Hot Tuna | 07.28 | Atlanta

Words by: Jarrett Bellini :: Images by: Kim Panzitta

Hot Tuna :: 07.28.07 :: Variety Playhouse :: Atlanta, GA

Hot Tuna
There’s probably never going to be some beautiful, idealized father-son moment, when my future child looks up at dear old dad and asks, “Did you ever get to see Jorma Kaukonen and Jack Casady?” Stupid kid didn’t even pronounce Jorma’s last name correctly. It’s COW-kuh-nin. Ah hell, it doesn’t matter. Like I said, probably won’t happen. But, in the event that he is wise enough to ask such a question, I figure it’s best to be prepared with a proper answer. “Indeed, I did.”

Besides, it’s not like I had a choice. When two Rock and Roll Hall of Famers come to town for twenty-five bucks, you go. And when they headline a small, eclectic venue in a small, artsy neighborhood, you bring friends. It’s a moral obligation.

Here, in Georgia’s capital, just about every living, breathing, performing major name in rock and roll lore finds a marquee. They play the arenas. They play the sheds. They play the new hole in your wallet. Kaukonen and Casady are different. As founding members of Jefferson Airplane , they are unquestionably as important as their psychedelic brethren in the timeline of American music history. As simple musicians, their talent is rarely surpassed. Yet, these are the guys whose images rarely appear in the glossy photo pages of mega-star autobiographies.

Jorma Kaukonen – Hot Tuna
On July 28, they showed up, playing second fiddle to no one, at Variety Playhouse in Atlanta’s Little Five Points to remind music fans, young and old, to re-read those captions under the photos. They’ll find more than just names.

Hot Tuna. Hotlanta. Hot venue. It was noticeably warm inside the long, narrow theater on Euclid Avenue, and Oteil and the Peacemakers had just finished a sizzling opening set – their last supporting gig of the tour. Electric Hot Tuna would soldier on down the road without the Allman Brothers bassist.

Finally, just minutes before ten o’clock, Kaukonen and Casady casually sauntered onto stage with drummer, Erik Diaz and multi-instrumentalist Barry Mitterhoff, opening with a haunting “Serpent of Dreams.” Then, “Been So Long” changed the mood, allowing the band and crowd to comfortably settle into their next number, a slow, bluesy “Barbeque King,” punctuated by trade-off solos from both Kaukonen and Mitterhoff.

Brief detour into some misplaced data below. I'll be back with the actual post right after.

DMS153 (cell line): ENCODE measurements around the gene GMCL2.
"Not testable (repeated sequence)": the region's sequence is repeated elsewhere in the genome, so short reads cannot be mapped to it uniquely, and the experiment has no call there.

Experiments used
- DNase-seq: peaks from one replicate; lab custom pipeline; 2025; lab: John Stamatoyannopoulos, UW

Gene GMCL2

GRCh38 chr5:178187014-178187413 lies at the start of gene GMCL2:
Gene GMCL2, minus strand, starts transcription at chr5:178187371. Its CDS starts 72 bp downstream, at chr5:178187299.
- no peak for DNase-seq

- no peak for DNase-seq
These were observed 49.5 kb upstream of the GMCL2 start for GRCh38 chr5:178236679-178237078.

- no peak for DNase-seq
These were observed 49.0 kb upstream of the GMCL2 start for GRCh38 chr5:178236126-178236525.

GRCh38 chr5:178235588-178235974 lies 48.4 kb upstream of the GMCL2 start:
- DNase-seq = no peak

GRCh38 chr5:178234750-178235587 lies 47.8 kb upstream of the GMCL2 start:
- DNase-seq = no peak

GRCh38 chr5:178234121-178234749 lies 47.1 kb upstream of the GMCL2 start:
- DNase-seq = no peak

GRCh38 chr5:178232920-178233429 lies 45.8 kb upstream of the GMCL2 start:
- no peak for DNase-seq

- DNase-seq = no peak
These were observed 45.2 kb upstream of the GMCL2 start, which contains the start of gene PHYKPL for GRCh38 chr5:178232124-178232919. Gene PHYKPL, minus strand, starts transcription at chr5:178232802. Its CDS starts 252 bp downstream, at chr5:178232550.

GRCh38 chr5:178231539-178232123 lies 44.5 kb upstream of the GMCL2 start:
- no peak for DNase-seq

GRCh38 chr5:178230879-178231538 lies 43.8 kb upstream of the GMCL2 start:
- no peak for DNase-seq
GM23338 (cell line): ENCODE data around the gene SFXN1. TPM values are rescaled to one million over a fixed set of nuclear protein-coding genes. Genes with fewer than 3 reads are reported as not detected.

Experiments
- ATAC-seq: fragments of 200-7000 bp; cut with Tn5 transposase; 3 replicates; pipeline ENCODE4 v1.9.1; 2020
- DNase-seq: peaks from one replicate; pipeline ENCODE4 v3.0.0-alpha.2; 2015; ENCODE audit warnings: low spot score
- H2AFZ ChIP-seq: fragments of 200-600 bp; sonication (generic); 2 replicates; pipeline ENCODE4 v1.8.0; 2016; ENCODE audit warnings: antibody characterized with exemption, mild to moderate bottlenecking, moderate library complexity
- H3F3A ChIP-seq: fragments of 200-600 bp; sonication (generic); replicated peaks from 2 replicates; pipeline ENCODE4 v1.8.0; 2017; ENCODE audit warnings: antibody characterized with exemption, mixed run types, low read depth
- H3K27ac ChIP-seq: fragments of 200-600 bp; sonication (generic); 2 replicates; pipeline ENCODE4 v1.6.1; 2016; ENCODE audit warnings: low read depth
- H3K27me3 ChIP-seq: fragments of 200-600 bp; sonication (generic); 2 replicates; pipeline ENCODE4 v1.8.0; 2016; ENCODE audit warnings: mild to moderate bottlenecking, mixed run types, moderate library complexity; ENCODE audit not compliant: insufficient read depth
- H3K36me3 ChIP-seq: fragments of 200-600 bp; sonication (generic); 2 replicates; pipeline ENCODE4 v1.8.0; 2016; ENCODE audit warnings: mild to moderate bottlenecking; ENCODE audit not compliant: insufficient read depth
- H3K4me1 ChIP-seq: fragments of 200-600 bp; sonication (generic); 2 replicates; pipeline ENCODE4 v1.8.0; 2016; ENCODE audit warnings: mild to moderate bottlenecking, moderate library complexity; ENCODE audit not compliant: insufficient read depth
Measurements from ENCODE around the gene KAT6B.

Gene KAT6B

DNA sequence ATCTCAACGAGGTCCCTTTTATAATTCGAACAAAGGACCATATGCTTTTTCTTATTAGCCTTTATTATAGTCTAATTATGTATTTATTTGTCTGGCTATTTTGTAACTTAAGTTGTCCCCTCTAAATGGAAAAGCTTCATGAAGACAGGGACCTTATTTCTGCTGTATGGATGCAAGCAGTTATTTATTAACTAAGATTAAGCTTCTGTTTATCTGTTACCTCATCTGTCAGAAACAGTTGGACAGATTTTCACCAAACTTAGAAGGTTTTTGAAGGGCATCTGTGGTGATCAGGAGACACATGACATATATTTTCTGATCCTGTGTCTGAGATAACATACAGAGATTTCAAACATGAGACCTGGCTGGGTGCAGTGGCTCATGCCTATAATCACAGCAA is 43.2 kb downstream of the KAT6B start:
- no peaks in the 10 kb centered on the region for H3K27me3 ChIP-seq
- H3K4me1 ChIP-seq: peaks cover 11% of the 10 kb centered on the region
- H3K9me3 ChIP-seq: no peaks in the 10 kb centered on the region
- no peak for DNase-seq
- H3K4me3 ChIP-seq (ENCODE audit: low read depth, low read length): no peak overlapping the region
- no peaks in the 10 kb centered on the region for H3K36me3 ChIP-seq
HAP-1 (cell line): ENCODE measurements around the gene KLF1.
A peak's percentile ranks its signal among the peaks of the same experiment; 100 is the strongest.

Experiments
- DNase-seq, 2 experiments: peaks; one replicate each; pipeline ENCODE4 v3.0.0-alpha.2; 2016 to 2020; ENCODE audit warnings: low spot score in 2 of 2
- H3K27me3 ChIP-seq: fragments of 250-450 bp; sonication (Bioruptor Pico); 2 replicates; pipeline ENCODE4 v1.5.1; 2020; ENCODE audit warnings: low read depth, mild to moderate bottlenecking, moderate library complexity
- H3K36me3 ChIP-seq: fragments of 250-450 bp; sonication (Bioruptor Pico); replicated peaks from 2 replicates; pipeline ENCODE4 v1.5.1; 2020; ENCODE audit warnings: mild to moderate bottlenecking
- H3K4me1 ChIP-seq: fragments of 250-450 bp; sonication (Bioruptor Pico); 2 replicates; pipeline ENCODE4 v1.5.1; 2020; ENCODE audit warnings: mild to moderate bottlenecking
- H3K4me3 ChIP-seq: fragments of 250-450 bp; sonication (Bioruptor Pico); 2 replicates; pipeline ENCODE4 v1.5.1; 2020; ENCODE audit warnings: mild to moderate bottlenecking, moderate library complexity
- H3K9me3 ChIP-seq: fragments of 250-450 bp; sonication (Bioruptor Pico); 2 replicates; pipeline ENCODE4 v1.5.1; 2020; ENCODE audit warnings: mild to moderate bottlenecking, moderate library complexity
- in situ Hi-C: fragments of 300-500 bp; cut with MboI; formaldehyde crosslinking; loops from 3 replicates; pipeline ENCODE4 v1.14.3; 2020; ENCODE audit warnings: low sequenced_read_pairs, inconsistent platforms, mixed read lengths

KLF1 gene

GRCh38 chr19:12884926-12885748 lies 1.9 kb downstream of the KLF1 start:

“Can’t Get Satisfied” enlisted the use of Kaukonen’s signature bright red Epiphone electric, and the show took on a slightly edgier feel, opening things up for Casady’s first standout moment of the evening – a simple, grooving bass intro to “Bowlegged Woman.” There are some people who tend to believe that Casady is one of rock and roll’s most overrated bass players. After all, his official website touts him as Jack Casady – Legendary Bassist. So, in defense of his critics, it’s fair to say that the man more or less directly solicits scrutiny and evaluation.

Jack Casady – Hot Tuna
Call him legendary or call him overrated. Depending on what one values in music, either assessment is correct, or, perhaps, dangles on the outer fringes of perspective. But, too often, it seems the quality of a bassist is primarily measured by his ability to slap, pop, tap and the speed at which these techniques are applied. If there is an argument to be made for conservative note selection and overall tone, Jack Casady is the model of a simple, grooving bassist.

Keeping to that theme, the next two songs were among the finest of the entire evening. “Sea Child” filled the air with melody, and “Watch the Northwind Rise” brought a pleasant touch of Mitterhoff’s mandolin into the night.

It would be three more tunes before the sparks truly started flying. After cruising through “Hit Single #1,” a bluesy “Rock Me Baby” and “Corners Without Exits,” the band absolutely flashed to life with the start of “99 Year Blues.” As Kaukonen roared through his finger-picked guitar solos, the show became all about you. “Talkin’ ‘Bout You,” “I Wish You Would” and “Living Just for You” rounded off the tail end of the set, bringing the temperature inside Variety to peak levels.

Kaukonen & Mitterhoff – Hot Tuna
Cooling things off, Mitterhoff took a few moments to introduce the “rock and roll royalty,” crack a few jokes about their age and shamelessly pimped the band’s merchandise. Though teetering on amateur, Mitterhoff’s short banter was filled with a fun, easy, self-deprecating humor and one rather curious and obvious mistake (Erik Diaz isn’t the bassist, Barry). No big deal, Casady may or may not have been sleeping.

Finally, the near two-hour set ended with a blistering “Funky #7,” showcasing the soloing talent of drummer Erik Diaz. The band then crept into darkness with two parting words by, previously comatose, bassist, Jack Casady: “Jorma Kaukonen.” And just as quickly as these two childhood friends walked off stage, Kaukonen and Casady led their band back out for one last song – a steady rocking “Come Back Baby.”

To Atlanta? Anytime.

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